Emotions are a vital part of what makes us human. Emotions are powerful and can be scary at times. They need to be dealt with. Sometimes, emotions become overwhelming, and we push them away. The problem is that they become more prominent and harder to control. This is called emotional avoidance.
Emotions, both good and bad, are a part of life
Feeling vulnerable or emotional at times is normal and healthy, although it may not feel like it at the time. We naturally want to avoid pain, suffering, and other unpleasant emotions and feelings. Ignoring the problem can feel more manageable and better than confronting it head-on and facing difficult emotions and the fallout they can cause: cue emotional suppression or avoidance.
Why we avoid our emotions
As we continue to avoid emotions, it can become difficult to stop. Some of the reasons why we avoid or repress our feelings include the following:
- Being told as children that having and acknowledging negative emotions is a bad thing
- Avoidant personality disorder
- A traumatic event
- Being exposed to stop being negative
- Generalized anxiety disorder (GAD)
A 2020 study, “Investigating the role of negative and positive emotional avoidance in the relation between generalized anxiety disorder and depression symptom severity,” found that one of the factors linking GAD and depression may be avoidance of both positive and negative emotions. “Greater GAD severity was associated with greater positive emotional avoidance which, in turn, was associated with greater depression symptom severity.”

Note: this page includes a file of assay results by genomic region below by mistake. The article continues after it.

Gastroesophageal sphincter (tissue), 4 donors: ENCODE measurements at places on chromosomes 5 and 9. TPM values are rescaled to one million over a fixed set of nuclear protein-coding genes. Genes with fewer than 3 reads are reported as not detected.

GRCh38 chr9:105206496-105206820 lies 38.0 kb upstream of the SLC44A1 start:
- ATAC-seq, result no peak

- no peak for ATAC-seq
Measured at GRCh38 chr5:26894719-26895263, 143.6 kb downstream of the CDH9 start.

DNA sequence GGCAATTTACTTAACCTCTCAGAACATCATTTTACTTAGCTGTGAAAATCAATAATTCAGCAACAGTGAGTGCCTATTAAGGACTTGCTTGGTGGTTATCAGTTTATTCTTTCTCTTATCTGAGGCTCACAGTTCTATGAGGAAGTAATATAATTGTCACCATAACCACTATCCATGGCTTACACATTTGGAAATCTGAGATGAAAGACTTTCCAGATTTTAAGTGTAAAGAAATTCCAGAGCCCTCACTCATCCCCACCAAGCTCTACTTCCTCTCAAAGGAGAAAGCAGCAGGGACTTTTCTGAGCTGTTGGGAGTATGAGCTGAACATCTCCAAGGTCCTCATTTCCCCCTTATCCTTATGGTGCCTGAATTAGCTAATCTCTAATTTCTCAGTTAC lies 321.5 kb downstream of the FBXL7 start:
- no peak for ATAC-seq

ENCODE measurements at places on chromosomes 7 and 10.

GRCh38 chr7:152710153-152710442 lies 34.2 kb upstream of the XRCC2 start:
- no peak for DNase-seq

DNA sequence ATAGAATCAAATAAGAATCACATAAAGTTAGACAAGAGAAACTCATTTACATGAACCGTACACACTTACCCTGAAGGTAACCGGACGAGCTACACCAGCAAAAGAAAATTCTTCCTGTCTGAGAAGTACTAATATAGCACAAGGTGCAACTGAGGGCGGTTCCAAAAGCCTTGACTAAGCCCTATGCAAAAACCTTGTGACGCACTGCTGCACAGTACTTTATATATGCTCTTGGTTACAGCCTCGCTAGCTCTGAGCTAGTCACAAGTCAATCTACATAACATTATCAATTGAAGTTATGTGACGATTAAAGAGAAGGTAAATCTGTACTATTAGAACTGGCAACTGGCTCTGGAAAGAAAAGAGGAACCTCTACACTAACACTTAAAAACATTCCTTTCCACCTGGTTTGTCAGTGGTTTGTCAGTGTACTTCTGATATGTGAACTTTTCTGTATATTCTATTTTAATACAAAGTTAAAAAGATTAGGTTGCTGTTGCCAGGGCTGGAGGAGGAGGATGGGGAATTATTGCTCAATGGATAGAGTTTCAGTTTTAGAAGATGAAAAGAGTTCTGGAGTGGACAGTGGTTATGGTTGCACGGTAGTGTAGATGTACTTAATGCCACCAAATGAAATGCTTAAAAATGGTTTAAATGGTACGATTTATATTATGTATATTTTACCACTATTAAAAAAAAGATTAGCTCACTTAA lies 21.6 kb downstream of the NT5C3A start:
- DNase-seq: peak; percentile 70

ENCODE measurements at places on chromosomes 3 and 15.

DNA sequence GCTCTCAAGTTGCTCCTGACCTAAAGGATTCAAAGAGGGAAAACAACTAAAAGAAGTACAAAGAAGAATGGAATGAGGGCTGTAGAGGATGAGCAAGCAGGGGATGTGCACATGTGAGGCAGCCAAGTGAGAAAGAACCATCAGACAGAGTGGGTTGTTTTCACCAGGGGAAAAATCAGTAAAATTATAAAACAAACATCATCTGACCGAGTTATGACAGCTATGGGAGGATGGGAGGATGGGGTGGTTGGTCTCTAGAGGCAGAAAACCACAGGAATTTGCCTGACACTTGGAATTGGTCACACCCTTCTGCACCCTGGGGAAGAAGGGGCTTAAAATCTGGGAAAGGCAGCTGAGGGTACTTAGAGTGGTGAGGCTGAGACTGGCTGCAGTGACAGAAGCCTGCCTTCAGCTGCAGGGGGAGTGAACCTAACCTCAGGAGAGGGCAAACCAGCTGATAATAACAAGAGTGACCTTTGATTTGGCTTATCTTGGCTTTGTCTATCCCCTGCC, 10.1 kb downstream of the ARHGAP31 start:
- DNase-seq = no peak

A coping mechanism from childhood
While many children use emotional avoidance as a coping mechanism when they have no other coping skills, continuing to ignore emotions can lead to them continuing to use it as their primary coping mechanism as adults. Psychology Today links emotional avoidance to childhood emotional neglect, which happens when parents do not respond to the emotional needs of their children.
Emotional avoidance vs emotional suppression
Emotional suppression avoids negative emotions, whereas emotional repression or avoidance is a defence mechanism. Avoiding select emotions is unhealthy. No matter how hard we try, whatever we avoid will return. Ignoring the uncomfortable aspects of your life can also mean you ignore essential parts of your life.
For example, you avoid breaking up with someone because you do not want to go through the breakup. Or avoiding dealing with your taxes as they are giving you anxiety. The unpleasant feelings will stay and can fester and grow until you face them head-on.
What emotional avoidance looks like
Emotional avoidance can create negative consequences. For example, you avoid breaking up with someone because you do not want to go through the breakup. Or avoiding dealing with your taxes as they are giving you anxiety. The unpleasant feelings will stay, and can fester and grow until you face them head-on.
Consequences of emotional avoidance can include:
- Procrastinating essential life goals to avoid feeling anxious or inadequate
- Overusing substances to avoid feelings of loss or grief
- Not setting boundaries with family or friends to avoid feelings of guilt
- Not engaging in meaningful conversations to avoid feelings of intimacy
“Bad” emotions are meant to protect us
Emotions that we associate as “bad,” such as anxiety, fear, and sadness, are there to protect us and help us process our feelings. While it is customary not to want to process these emotions to live a healthy, balanced life, all the emotions and feelings we experience need to be felt.
Talk to a counsellor in a judgment-free environment
If you have been avoiding your feelings and emotions, you may feel like they don’t matter and that your peers and family will judge you for these emotions. Processing your feelings after avoiding them can be difficult and emotionally draining, but ultimately, you will feel lighter. A registered clinical counsellor provides a judgment-free zone where you can safely process your emotions with the help of a trained professional. If you are feeling overwhelmed, drained, or anxious, knowing that this will pass, processing your emotions is part of the process towards feeling better.